Getting to the root of a problem on time
In today’s IT’s landscape, a variety of tools are available to us to help with root cause analysis process. Leveraging your tools and using them optimally is necessary to any system but it’s important to remember that tools do not have access to all the information available for them to be able to truly solve every problem So to truly get to the true root cause, you need a process that will take us beyond the scope of tools. While there are many methodologies the following is a favorite here at Netreo. The 5 whys method.
What is the root cause analysis process: 5 why method?
The 5 Whys method is a well-established root cause analysis tool, and it has the advantage of being one of the easiest to use and implement. It was created by Sakichi Toyoda as part of the Toyota production process and the technique became an integral part of the Lean management philosophy.
To put it simply, the 5 whys simply means asking “Why did that happen?” five times to get to the root cause. It may take fewer or more times of asking why to get to the root cause, but repeatedly asking why points to issues outside of the technical.
For the 5 Whys method to work, it is integral you are involving technical experts in the root cause analysis process. People with practical experience can give you the most valuable information regarding any problem that appears in their area of expertise.
The following are a few ways to make the 5 whys method as optimal as possible.
- Know when to stop asking why. Going too deep down the rabbit hole can generate dozens of suggestions and complaints which can deviate from the goal. If you are starting to get many off-topic explanations or comments on things that are only tangentially related, it’s a good indicator that you should go back a couple of “whys”.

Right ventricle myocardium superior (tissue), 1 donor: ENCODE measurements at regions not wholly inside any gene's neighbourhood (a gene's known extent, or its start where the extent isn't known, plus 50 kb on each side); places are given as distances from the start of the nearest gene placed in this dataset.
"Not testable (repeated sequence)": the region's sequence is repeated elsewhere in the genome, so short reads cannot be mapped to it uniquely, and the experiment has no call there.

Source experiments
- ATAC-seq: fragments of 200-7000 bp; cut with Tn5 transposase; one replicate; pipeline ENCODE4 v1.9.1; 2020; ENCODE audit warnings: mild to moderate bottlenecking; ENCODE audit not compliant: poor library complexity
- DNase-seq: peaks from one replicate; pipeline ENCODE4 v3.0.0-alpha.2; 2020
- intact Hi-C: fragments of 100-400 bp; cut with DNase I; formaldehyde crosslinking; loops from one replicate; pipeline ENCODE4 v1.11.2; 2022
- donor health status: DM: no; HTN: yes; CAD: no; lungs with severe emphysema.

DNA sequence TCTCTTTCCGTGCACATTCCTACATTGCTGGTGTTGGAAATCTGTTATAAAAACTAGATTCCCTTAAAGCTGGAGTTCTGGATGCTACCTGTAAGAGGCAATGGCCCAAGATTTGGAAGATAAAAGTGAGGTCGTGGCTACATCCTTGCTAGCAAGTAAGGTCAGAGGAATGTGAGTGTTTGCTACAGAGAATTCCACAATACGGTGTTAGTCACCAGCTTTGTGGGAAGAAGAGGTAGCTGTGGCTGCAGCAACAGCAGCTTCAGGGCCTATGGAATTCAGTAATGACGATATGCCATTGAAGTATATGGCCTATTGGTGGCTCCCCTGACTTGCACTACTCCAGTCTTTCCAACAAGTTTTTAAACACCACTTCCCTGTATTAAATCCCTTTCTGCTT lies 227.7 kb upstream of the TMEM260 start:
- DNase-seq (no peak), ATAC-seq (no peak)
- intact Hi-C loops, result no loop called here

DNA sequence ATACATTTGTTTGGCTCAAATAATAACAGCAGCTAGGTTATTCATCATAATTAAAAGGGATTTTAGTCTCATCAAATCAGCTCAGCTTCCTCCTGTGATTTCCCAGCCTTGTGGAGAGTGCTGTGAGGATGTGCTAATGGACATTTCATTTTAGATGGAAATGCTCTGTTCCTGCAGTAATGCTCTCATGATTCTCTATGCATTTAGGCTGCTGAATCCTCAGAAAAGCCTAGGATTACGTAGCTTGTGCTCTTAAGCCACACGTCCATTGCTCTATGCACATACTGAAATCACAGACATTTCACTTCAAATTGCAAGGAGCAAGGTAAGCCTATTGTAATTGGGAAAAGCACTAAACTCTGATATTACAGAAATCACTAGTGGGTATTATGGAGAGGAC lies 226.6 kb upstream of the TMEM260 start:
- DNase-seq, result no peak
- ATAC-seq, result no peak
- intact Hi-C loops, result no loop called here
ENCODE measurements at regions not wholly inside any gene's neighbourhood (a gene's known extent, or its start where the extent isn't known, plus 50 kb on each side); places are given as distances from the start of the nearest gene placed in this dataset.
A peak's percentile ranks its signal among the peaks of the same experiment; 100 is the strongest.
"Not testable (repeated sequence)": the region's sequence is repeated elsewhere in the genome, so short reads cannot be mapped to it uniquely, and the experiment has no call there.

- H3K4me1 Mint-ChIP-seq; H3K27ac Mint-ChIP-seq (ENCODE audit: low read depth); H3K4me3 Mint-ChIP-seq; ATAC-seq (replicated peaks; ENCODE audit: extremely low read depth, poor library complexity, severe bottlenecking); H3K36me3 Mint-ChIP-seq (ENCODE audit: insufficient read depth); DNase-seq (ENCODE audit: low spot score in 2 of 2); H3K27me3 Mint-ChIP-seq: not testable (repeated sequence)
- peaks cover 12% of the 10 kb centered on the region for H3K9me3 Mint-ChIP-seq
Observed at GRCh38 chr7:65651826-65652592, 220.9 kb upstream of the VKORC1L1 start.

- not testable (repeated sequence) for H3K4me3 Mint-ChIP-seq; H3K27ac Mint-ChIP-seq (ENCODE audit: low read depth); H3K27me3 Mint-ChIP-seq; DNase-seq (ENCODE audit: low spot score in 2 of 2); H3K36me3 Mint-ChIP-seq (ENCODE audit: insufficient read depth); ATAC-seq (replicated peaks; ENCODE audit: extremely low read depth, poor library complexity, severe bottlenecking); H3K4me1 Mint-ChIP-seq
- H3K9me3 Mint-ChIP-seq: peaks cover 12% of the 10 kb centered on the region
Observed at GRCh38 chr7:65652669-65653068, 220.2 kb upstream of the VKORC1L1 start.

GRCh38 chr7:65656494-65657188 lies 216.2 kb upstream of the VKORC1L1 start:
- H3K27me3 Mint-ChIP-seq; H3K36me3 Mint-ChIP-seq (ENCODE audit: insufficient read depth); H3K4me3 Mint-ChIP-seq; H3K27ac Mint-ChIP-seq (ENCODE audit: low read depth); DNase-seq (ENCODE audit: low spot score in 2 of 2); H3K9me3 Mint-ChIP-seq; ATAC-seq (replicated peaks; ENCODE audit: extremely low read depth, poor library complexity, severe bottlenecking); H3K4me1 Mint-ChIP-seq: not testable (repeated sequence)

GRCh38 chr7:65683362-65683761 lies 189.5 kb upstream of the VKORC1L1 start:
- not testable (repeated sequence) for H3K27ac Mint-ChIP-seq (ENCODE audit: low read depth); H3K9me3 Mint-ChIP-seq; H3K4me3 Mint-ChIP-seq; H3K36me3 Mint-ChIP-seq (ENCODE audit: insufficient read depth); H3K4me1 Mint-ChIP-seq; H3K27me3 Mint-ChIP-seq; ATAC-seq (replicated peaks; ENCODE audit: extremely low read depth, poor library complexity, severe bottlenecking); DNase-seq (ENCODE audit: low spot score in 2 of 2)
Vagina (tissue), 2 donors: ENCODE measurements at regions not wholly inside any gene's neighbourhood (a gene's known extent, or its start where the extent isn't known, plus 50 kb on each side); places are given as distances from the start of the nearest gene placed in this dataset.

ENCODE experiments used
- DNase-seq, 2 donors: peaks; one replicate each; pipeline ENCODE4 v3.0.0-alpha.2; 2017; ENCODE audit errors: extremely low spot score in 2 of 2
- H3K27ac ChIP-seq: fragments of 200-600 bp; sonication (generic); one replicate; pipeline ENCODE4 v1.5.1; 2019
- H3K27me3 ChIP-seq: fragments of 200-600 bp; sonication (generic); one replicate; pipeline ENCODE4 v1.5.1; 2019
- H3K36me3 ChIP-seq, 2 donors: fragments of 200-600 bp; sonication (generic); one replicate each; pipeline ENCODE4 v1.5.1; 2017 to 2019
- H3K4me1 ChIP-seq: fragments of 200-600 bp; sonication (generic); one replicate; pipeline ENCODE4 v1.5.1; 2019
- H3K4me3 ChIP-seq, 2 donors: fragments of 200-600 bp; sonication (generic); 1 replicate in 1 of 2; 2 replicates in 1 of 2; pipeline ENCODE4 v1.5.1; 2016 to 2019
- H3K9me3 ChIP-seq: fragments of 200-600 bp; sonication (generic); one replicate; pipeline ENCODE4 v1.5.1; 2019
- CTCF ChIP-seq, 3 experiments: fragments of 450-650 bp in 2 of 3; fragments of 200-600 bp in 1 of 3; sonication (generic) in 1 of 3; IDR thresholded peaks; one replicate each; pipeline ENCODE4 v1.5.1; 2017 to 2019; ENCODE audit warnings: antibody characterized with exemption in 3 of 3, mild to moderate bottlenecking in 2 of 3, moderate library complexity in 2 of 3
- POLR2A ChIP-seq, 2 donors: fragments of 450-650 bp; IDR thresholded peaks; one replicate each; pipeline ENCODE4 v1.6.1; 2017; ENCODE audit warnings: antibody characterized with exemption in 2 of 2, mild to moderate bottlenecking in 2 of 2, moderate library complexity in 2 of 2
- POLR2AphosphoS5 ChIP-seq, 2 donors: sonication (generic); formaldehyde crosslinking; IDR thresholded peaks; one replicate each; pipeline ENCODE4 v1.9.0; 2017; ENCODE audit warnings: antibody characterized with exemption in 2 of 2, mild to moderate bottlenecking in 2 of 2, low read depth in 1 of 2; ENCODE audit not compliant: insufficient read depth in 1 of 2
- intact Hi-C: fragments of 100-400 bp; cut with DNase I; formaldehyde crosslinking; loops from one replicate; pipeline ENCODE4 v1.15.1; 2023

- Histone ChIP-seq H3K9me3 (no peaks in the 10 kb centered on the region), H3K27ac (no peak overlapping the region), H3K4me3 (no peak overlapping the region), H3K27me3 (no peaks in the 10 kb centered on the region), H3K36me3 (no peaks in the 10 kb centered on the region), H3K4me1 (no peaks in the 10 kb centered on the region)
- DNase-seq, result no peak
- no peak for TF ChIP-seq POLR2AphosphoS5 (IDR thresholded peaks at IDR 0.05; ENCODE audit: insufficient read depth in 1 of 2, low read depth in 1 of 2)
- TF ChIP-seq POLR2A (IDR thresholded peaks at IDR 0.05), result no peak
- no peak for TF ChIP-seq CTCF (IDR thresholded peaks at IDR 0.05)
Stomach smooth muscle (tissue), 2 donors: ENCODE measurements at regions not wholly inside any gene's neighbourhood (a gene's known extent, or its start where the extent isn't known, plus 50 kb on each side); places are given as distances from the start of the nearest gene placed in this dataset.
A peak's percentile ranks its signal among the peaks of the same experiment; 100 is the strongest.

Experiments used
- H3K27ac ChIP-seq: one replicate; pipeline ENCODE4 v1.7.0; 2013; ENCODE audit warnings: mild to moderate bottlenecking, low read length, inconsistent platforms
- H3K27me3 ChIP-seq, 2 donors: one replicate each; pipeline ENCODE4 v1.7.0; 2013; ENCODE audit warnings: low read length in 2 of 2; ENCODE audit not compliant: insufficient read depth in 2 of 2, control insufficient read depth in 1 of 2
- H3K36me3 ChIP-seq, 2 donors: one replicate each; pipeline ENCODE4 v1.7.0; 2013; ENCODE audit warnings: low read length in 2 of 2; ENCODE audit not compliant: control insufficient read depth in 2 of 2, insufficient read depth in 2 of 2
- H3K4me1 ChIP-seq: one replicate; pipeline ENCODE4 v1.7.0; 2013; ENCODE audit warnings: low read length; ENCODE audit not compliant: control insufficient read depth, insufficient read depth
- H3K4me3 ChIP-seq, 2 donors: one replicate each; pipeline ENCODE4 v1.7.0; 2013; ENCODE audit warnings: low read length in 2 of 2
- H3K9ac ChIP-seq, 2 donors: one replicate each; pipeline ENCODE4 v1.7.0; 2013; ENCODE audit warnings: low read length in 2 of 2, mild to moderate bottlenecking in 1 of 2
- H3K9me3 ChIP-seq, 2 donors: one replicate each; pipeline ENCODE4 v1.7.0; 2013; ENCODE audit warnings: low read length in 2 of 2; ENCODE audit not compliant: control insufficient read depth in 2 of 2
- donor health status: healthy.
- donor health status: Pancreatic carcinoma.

- Keep in mind that a problem may have more than one root cause. If this is the case it is necessary to split the analysis into several causes and run the 5 whys on each of them.
The 5 Whys technique can make the prospect of root cause analysis less daunting for you and your team. It encourages each team member to share ideas for continuous improvement rather and avoids a blame game.
What happens after you find a root cause?
The work doesn’t stop once you reach a conclusion about your root cause. Once you’ve decided on corrective action, you need to assign specific action items to individuals to make sure they are done and to observe the results.
Sometime after the corrective actions are implemented, the team should meet again to check to see if the actions had the intended consequences. If not, you need to start to process from the beginning and make sure you did not miss a key cause.
Once completed the case should be documented and sent out to the whole organization. Sharing this information can give insight into what potential problems your team may face and how to confront and eliminate them.
The 5 Whys technique is a great technique to use alongside your IT management tools to analyze root causes. It can go beyond the scope of your hardware and software to point to non-technical root causes.
Any questions? Make sure to contact us! asd